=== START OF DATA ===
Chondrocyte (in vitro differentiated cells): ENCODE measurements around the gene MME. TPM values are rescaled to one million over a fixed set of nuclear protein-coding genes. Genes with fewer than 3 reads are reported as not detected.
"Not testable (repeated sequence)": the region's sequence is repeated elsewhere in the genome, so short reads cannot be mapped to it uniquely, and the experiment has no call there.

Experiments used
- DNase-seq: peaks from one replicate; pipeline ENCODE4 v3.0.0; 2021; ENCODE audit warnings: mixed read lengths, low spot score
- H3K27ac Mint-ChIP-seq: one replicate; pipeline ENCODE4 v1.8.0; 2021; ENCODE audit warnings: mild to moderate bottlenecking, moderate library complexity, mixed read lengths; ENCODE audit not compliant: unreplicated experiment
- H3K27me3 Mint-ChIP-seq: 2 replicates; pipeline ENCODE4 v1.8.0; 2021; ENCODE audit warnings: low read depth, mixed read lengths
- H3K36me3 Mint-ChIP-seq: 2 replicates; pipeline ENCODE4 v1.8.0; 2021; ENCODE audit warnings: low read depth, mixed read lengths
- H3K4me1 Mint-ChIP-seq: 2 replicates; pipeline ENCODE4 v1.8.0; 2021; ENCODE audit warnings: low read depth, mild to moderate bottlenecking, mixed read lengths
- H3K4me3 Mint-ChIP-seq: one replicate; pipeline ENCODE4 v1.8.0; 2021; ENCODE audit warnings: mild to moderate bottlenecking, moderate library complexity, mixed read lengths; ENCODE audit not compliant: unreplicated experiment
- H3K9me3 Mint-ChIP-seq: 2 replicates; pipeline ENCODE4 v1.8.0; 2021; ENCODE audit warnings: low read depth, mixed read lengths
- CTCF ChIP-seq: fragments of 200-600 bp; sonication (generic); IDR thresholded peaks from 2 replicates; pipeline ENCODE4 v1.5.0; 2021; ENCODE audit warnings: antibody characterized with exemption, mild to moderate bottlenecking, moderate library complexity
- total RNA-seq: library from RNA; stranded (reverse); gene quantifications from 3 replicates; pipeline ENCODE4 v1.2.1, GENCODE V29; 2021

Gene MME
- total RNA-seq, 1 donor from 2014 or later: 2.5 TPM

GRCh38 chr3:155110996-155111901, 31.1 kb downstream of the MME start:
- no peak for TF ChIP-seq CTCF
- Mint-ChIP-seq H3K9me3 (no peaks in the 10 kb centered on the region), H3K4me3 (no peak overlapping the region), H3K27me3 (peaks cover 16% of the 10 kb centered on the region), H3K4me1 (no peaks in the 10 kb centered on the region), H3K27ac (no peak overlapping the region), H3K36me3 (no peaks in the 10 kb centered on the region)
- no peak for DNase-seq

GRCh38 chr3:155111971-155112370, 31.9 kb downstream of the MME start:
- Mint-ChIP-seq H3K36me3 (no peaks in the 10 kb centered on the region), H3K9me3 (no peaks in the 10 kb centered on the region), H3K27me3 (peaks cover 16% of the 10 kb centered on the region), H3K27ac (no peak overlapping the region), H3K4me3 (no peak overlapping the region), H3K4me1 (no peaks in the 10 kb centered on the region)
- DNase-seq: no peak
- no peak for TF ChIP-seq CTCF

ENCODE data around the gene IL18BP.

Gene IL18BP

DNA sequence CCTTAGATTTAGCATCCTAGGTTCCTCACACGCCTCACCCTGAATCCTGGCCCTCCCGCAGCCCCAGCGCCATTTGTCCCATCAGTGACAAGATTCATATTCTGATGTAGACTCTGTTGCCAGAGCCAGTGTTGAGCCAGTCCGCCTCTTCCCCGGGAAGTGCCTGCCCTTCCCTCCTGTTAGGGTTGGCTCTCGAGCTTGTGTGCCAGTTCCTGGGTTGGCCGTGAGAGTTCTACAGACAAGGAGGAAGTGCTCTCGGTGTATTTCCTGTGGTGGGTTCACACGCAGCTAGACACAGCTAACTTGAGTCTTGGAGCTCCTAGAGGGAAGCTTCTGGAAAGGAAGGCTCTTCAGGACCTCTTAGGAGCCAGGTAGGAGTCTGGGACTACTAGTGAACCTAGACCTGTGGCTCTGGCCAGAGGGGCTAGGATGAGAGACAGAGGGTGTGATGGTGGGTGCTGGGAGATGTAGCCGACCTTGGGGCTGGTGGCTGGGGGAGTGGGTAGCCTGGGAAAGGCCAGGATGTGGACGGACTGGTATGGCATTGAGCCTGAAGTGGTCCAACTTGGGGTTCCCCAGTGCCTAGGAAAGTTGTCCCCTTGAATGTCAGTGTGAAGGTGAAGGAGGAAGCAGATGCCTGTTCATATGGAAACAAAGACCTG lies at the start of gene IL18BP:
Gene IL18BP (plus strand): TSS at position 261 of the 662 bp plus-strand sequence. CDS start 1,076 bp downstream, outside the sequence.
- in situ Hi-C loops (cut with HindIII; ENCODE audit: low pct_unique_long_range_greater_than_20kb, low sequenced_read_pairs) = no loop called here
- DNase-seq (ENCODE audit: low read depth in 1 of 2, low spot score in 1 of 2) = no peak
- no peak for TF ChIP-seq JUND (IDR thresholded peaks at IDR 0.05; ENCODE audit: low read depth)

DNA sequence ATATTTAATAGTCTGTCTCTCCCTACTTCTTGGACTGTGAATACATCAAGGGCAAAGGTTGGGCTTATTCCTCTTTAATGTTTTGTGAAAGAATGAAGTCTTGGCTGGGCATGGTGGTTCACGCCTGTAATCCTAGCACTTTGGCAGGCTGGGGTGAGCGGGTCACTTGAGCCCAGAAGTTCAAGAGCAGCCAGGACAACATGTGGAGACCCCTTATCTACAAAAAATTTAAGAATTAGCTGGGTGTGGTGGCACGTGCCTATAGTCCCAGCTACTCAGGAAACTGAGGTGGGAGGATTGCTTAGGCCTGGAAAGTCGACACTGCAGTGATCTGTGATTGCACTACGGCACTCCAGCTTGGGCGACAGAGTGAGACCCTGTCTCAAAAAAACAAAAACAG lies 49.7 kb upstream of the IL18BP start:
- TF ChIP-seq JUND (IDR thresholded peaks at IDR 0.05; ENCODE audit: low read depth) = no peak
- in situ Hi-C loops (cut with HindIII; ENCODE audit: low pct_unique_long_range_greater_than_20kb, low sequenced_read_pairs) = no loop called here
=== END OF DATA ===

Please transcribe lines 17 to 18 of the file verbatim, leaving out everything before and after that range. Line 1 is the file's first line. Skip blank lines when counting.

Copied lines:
- Mint-ChIP-seq H3K9me3 (no peaks in the 10 kb centered on the region), H3K4me3 (no peak overlapping the region), H3K27me3 (peaks cover 16% of the 10 kb centered on the region), H3K4me1 (no peaks in the 10 kb centered on the region), H3K27ac (no peak overlapping the region), H3K36me3 (no peaks in the 10 kb centered on the region)
- no peak for DNase-seq